With the nationwide concern for the increasing trend of vaping among American teens, a growing number of city governments have taken action to keep these and other nicotine products out of the hands of local youth.
Two weeks ago, the Carl Junction city council approved a Tobacco21 ordinance that prohibits selling nicotine products to anyone under 21, and now Joplin city leaders are joining in on the effort.
Council members held the first round of discussion for their own Tobacco21 ordinance at Monday night’s meeting, seeing an overwhelmingly amount of support from the community.
The Tobacco21 initiative was heavily pushed by both the Vision Joplin 2022 and One Joplin organizations, both of whom had spokespeople present at the meeting. According to Scott Vorhees with Vision Joplin 2022, cities who have adopted similar ordinances have seen a decrease in youth nicotine usage anywhere from 39 to 45 percent.
Along with their own push for the bill, both organizations have received nearly 70 letters of support from local business, hospitals, schools, and non-profits.
Several community members stepped up to the podium to voice their concerns for the youth in our community, including voices from youth themselves. Johanna Jeyaraj, a junior at Thomas Jefferson Independent Day School, explained to the council that she has seen the growing use of vaping products among her classmates and friends, and that an ordinance would help to keep Joplin’s student population healthy and tobacco-free.
From an economic standpoint, Joplin Chamber president Toby Teeter also voiced the chamber’s support – claiming that the ordinance could save the Joplin business community approximately $45 million in employee health insurance plans due to the outstanding amount of health risks associated with nicotine use.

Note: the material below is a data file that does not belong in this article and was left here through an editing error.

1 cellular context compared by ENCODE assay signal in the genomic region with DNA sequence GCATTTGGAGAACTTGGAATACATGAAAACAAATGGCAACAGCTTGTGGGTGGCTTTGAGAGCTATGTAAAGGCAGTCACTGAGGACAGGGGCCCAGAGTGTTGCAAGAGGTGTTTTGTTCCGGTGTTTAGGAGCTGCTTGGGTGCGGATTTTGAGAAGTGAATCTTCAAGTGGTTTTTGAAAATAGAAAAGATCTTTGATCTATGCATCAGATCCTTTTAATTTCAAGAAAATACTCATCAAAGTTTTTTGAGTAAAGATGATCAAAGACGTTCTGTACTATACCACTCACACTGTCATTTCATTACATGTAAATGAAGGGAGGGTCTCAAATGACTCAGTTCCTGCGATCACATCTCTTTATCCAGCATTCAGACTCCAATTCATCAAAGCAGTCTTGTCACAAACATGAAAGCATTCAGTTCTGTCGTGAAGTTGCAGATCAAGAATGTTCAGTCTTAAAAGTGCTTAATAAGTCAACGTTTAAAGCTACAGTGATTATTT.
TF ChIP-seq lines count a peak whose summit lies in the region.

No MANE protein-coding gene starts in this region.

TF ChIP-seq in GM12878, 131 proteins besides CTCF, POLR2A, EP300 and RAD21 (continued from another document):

City leaders themselves also spoke in favor of the bill, including councilman Keenan Cortez. Cortez, admitting that he is a smoker who started around the age of thirteen (which is also the national average age people start using tobacco). He stated that had the city had an ordinance like Tobacco21 when he was a teen, he likes to believe that it would’ve prevented him from starting.
“It’s time to lead our community and it’s time to lead our youth to better habits,” Cortez explained as he motioned for the city’s next round of discussion.
Those in opposition of the bill also stepped before the council to voice their concerns. One community member claimed that regardless of the health risks of nicotine, the ordinance would be discriminatory against those ages 18-20–explaining that young adults are able to serve in the military and vote but aren’t able to make conscious health decisions.
Along with Carl Junction, Joplin would join the list of Missouri cities that have adopted the ordinance including Springfield, Columbia, Jefferson City, and St. Louis.
The council unanimously approved the reading of the ordinance, which places it on the consent agenda for the next meeting. Council will meet again on Monday, December 17, at 6 pm on the fifth floor of city hall.